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Saturday, August 3, 2013

RPS and RFS: The cool stuffs behind efficient network load across Multi-Core CPUs.

Abstract
Networks (including Internet) are inevitable part of our life. Life without network is life without”live” for many of us. But are these networks really meet our requirements, especially when we dealing with Multi-Cores? Let’s have a look into the cool stuffs which makes the network loads better across Multi-Cores CPUs.
Introduction
Networks become unavoidable part of our life since from its birth. Even at this age of huge-storage flash drives, we still prefer to use networks for most of the daily tasks. This makes a huge question when it comes to Multi-core CPU systems. How efficiently we can use the network by dividing the network overload across the CPUs? Well the answer is not quite simple!
Network cards bandwidth is vastly improved in such a way that single core can’t manage the network load. The beauty of Multi-Core technology is that it can offer advantage in both performance and overall system efficiency. But how network load can take the advantage of it?
The answer came from the search giant Google! Google provided two new features from Linux kernel 2.6.35 onwards, namely, Receive Packet Steering (RPS) and Receive Flow Steering (RFS) will resolve this issue in a better way. RFS is an extension of RPS. What these technology does is, it identify the network overload and balances that across the number of cores on the system in-order to increase the performance level.
The advantage of using RFS and RPS includes but not limits to the following
1.      This technology almost tripled network performance while doubling overall system utilization.
2.      Efficient.
3.      Effective utilization of cache.
4.      Allow protocol processing in parallel.
5.      Lower latency.
6.      Supports both single queue and multiqueue cards.
7.      Implemented in Linux and taking every advantage of Linux environment including free contributing.
How RFS and RPS works?
Receive Packet Steering (RPS): RPS can distribute the network load of received packet processing into multiple cores. This technology allows protocol processing (ex. TCP/IP) to be done on packets in parallel. The mapping can be done through a proper hash table mechanism. For each receive queue, a particular hash packet header is using to index into a mask of CPUs. RPS will also decide which CPU core has to perform a specific network queue.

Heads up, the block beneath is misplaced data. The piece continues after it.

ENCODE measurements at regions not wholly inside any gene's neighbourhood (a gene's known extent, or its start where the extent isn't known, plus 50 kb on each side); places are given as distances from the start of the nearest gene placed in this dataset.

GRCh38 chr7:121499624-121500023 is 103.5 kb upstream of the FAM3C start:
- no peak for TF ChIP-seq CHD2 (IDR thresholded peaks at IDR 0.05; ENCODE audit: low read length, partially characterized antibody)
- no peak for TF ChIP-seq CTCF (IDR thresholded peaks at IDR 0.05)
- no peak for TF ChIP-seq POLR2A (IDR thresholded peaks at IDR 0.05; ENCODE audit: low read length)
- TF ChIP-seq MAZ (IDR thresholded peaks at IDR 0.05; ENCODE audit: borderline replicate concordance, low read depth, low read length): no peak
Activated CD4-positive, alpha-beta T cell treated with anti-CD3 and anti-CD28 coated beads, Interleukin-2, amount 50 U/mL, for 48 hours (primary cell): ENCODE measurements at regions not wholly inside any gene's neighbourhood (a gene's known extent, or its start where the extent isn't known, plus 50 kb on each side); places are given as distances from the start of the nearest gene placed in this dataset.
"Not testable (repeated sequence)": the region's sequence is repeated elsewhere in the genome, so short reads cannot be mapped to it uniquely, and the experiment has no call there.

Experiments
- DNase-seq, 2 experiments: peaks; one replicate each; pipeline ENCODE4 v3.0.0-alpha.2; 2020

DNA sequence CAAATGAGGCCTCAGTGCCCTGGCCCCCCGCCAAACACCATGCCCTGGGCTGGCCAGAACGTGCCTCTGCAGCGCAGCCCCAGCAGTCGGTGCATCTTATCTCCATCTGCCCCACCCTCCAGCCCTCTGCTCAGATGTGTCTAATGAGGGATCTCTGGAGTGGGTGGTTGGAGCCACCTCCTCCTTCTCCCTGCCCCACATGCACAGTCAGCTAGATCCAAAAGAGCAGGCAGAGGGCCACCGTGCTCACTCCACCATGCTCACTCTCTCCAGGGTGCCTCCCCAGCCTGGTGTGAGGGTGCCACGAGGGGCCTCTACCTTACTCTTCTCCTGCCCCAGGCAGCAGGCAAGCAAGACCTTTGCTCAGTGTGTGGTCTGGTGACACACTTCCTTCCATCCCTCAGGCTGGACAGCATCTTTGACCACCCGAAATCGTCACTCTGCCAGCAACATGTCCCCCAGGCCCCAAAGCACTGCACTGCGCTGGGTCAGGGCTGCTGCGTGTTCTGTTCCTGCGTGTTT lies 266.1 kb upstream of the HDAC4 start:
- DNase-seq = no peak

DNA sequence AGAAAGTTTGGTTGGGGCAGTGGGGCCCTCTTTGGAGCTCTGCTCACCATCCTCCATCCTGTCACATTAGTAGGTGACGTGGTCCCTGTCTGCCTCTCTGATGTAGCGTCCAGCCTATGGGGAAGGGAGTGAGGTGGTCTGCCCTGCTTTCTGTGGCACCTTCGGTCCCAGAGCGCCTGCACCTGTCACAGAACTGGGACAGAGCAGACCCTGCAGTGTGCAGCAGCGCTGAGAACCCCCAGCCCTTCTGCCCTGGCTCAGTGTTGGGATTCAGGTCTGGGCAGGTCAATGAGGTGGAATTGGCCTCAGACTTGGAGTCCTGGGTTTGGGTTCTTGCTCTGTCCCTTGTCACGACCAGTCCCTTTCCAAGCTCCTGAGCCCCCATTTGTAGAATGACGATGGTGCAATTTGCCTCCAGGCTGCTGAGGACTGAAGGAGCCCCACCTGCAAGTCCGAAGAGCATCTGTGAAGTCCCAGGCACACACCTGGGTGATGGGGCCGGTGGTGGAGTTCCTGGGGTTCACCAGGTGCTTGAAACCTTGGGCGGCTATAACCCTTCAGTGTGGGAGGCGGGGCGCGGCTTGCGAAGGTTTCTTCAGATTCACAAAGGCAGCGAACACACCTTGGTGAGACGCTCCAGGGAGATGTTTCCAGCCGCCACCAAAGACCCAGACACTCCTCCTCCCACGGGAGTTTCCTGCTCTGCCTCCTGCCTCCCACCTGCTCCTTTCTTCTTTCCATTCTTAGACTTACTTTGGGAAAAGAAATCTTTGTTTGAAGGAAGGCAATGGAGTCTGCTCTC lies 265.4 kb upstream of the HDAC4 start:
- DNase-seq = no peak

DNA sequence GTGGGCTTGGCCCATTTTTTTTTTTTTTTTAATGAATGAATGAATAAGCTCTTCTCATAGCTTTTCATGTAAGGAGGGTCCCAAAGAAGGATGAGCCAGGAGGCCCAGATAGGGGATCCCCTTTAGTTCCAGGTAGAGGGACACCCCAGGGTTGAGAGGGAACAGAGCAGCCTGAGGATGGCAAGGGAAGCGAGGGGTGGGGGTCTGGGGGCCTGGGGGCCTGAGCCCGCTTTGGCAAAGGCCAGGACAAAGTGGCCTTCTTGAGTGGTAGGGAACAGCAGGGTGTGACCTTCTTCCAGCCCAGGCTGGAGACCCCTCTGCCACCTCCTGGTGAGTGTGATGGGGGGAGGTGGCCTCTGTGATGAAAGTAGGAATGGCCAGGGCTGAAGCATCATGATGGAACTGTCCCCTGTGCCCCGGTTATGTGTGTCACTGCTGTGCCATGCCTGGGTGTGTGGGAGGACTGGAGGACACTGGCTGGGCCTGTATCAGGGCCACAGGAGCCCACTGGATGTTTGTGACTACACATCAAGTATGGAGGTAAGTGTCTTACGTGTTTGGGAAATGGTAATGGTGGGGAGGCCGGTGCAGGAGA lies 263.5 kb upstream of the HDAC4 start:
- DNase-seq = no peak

Receive Flow Steering (RFS): RFS is an extension technology to RPS. The random choice of CPU selection with RPS may not fulfill the requirement sometimes. The random choice is not better in terms of better utilization. Moreover, if the random selected CPU core is overloaded with the other tasks, then the situation become worst. To avoid these issues, RFS come into picture. Instead of choosing a random CPU core, RFS will choose a CPU core where the application running the “recvmsg()” system call is running or has run in the past, to improve cache utilization. This will help to process the loads quickly by fetching the proper information in a better way.
Conclusion
RFS and RPS are two new technologies which makes efficient utilization of network load across Multi- Cores in a system. RFS and RPS play a vital role in the receiving side and is playing a key role from Linux kernel 2.6.35 onwards. Though the technology is already implemented from the 2.6.35 kernel onwards, it’s totally up to the developer to select these technologies into action.

Reference:
Linux 2.6.35 release page:

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